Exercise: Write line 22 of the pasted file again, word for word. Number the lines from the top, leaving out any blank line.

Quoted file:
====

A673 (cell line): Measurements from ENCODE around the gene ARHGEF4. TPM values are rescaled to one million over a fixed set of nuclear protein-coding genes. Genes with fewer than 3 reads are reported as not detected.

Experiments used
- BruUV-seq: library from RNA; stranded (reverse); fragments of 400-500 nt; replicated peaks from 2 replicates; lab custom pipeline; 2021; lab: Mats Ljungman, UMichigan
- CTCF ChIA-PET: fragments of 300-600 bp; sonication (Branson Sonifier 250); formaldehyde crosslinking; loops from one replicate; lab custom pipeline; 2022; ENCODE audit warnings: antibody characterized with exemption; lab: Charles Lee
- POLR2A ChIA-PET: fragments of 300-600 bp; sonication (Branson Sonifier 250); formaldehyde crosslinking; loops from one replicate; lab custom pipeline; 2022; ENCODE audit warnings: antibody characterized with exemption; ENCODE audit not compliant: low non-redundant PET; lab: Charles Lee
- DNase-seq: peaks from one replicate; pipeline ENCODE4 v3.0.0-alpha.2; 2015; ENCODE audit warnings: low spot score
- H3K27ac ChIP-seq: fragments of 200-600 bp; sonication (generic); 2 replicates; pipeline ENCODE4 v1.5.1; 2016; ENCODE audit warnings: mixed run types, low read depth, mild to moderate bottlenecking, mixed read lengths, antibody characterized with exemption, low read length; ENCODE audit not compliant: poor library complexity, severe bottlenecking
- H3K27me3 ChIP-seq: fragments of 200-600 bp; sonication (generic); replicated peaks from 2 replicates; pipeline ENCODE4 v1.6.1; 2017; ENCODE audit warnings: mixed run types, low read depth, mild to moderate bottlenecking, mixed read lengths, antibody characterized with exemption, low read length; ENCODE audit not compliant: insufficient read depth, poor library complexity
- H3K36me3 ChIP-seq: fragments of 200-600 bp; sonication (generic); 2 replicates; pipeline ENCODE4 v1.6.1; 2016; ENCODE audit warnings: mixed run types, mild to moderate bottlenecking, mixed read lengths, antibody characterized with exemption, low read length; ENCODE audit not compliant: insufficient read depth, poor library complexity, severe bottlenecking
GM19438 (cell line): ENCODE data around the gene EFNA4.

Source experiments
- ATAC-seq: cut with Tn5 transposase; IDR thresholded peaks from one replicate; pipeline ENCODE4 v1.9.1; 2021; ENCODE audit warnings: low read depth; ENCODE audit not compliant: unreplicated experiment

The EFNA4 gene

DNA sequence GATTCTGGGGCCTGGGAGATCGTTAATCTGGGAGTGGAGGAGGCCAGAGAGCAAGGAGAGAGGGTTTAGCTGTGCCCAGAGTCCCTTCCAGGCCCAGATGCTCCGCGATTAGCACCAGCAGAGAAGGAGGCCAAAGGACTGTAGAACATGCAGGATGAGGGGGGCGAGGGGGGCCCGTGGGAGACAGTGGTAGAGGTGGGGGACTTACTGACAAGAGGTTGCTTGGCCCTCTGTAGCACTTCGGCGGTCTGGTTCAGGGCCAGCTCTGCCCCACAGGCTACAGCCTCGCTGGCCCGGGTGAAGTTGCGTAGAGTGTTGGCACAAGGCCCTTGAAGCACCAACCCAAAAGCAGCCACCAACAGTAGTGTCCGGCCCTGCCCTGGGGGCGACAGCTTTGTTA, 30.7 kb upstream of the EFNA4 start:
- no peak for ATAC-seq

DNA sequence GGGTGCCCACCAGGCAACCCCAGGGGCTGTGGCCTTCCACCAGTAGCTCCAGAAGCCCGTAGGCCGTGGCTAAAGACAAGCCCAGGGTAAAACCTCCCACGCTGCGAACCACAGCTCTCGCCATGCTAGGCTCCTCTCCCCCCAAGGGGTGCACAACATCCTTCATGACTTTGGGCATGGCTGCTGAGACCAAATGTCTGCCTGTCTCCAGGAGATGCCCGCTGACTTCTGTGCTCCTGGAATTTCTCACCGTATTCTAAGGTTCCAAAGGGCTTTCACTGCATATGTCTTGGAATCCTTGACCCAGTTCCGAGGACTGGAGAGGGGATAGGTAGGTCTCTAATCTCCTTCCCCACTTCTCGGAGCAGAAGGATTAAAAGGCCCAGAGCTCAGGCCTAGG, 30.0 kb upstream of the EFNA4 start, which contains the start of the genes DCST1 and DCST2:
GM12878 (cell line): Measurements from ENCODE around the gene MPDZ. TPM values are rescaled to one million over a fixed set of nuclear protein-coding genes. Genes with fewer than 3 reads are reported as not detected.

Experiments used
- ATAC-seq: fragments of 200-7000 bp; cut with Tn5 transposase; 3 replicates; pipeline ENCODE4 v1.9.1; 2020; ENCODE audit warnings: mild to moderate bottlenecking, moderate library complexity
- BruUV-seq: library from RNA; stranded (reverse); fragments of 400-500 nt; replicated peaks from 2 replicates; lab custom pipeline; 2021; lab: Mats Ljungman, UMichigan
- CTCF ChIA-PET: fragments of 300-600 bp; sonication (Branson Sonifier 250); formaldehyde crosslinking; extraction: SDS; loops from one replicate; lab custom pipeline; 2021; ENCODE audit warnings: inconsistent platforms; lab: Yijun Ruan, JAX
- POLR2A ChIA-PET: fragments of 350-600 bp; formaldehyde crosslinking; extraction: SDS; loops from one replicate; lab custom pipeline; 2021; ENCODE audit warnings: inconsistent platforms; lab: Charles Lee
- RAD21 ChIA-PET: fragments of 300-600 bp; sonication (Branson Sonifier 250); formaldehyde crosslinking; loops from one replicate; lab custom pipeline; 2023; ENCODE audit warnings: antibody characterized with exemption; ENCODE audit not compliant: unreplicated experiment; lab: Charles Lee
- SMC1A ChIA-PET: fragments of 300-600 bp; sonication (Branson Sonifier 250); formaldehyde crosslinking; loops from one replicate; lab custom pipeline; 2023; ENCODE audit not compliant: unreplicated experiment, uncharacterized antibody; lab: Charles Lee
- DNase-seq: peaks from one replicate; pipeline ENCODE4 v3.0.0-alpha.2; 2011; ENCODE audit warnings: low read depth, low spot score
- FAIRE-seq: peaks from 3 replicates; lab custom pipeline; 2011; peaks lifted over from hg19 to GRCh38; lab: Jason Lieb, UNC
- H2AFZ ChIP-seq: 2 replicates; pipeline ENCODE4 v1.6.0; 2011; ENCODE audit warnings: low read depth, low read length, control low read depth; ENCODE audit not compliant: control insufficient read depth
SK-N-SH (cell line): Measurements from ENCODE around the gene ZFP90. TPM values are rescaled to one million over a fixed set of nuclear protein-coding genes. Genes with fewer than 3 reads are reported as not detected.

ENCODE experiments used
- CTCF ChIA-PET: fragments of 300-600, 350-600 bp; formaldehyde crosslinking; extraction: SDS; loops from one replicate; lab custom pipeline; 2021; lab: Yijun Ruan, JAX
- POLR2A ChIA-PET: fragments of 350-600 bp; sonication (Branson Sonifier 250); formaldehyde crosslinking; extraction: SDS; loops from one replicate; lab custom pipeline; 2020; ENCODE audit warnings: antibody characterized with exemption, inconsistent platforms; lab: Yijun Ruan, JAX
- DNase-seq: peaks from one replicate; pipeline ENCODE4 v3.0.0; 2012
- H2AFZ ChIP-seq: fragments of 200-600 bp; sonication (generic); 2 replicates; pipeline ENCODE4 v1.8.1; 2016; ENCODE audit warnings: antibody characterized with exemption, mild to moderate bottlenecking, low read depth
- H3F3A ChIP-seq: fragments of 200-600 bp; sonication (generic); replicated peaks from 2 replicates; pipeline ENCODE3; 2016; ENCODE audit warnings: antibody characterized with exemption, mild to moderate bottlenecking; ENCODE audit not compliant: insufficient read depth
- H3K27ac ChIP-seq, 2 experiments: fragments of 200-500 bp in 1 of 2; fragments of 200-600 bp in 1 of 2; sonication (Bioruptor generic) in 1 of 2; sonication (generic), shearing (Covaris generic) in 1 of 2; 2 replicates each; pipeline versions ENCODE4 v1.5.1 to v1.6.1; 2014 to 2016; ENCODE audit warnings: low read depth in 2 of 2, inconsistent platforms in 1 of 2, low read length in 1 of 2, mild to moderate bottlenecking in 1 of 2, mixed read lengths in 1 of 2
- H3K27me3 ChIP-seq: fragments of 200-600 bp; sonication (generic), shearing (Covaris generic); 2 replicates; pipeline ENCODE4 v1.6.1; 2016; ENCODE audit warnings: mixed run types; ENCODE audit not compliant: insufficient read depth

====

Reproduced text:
- POLR2A ChIA-PET: fragments of 350-600 bp; formaldehyde crosslinking; extraction: SDS; loops from one replicate; lab custom pipeline; 2021; ENCODE audit warnings: inconsistent platforms; lab: Charles Lee